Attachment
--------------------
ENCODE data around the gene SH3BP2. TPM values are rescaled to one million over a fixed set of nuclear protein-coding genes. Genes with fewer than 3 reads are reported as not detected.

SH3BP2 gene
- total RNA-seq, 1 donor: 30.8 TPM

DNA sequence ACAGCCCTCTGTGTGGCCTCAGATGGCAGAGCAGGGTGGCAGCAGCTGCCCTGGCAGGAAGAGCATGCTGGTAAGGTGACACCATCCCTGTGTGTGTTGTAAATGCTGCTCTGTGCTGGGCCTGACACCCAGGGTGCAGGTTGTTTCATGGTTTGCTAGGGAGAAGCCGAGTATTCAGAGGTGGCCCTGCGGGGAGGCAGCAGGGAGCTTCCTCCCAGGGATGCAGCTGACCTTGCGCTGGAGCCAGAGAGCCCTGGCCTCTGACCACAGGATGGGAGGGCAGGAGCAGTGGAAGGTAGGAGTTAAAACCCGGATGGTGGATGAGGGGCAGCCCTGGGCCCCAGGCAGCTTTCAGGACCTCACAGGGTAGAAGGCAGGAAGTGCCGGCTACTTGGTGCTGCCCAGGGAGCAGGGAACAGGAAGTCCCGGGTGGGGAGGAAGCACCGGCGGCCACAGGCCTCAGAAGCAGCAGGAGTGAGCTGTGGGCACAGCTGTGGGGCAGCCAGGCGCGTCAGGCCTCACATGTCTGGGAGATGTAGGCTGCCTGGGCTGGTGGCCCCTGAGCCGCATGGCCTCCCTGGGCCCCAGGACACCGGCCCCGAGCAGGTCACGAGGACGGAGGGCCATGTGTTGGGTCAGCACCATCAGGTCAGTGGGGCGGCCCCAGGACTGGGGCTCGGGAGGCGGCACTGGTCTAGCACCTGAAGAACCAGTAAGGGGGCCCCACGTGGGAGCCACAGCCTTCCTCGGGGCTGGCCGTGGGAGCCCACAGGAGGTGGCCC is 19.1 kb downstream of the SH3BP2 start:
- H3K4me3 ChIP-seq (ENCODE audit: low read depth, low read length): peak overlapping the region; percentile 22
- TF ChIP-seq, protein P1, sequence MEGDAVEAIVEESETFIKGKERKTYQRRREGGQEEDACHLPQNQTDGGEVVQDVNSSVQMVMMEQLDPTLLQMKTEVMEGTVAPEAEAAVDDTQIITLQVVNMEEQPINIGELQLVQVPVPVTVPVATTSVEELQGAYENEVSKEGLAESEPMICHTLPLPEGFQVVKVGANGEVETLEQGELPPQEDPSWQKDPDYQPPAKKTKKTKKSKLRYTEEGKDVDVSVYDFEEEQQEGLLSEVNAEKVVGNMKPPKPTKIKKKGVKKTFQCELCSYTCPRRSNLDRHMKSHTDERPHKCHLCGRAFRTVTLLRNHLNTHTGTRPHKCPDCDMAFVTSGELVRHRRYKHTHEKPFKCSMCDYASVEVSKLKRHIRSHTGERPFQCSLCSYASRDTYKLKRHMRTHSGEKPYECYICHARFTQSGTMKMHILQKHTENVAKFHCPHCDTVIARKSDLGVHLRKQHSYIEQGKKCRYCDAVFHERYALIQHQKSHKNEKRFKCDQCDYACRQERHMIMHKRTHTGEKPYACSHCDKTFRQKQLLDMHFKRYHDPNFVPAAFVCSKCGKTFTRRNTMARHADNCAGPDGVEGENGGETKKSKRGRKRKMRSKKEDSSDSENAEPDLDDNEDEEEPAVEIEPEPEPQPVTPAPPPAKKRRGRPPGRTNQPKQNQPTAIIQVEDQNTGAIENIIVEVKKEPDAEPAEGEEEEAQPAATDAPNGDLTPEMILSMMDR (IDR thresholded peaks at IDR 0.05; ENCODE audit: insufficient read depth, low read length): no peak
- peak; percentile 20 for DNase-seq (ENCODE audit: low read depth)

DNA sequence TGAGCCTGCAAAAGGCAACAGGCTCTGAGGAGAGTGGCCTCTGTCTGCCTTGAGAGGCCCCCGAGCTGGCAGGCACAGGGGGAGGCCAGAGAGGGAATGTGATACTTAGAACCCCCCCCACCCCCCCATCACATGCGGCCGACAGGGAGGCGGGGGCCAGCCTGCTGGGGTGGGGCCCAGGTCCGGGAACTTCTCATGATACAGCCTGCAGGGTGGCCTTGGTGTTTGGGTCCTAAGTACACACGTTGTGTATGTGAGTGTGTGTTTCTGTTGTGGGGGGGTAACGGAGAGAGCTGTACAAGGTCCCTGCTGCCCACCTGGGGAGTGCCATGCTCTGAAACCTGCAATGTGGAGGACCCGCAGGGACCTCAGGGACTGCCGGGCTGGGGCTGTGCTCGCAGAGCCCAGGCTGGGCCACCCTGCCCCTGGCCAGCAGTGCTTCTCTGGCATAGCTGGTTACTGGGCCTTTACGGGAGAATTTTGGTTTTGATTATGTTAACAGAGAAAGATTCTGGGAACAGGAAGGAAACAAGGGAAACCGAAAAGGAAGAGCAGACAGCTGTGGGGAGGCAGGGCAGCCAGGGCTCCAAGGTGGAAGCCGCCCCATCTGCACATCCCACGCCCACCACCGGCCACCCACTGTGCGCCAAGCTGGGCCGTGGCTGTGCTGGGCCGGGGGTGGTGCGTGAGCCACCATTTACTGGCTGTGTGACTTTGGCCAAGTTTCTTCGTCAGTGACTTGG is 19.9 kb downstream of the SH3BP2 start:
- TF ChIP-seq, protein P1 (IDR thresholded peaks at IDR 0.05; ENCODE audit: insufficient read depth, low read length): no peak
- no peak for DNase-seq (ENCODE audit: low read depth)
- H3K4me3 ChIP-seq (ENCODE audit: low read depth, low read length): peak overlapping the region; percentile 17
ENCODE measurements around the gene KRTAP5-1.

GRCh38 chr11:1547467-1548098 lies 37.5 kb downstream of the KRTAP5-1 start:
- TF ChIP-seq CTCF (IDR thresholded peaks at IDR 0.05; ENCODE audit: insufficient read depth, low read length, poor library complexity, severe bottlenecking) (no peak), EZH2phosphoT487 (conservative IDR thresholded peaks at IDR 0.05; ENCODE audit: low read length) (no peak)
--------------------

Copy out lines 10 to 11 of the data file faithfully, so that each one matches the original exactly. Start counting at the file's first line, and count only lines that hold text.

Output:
- no peak for DNase-seq (ENCODE audit: low read depth)
- H3K4me3 ChIP-seq (ENCODE audit: low read depth, low read length): peak overlapping the region; percentile 17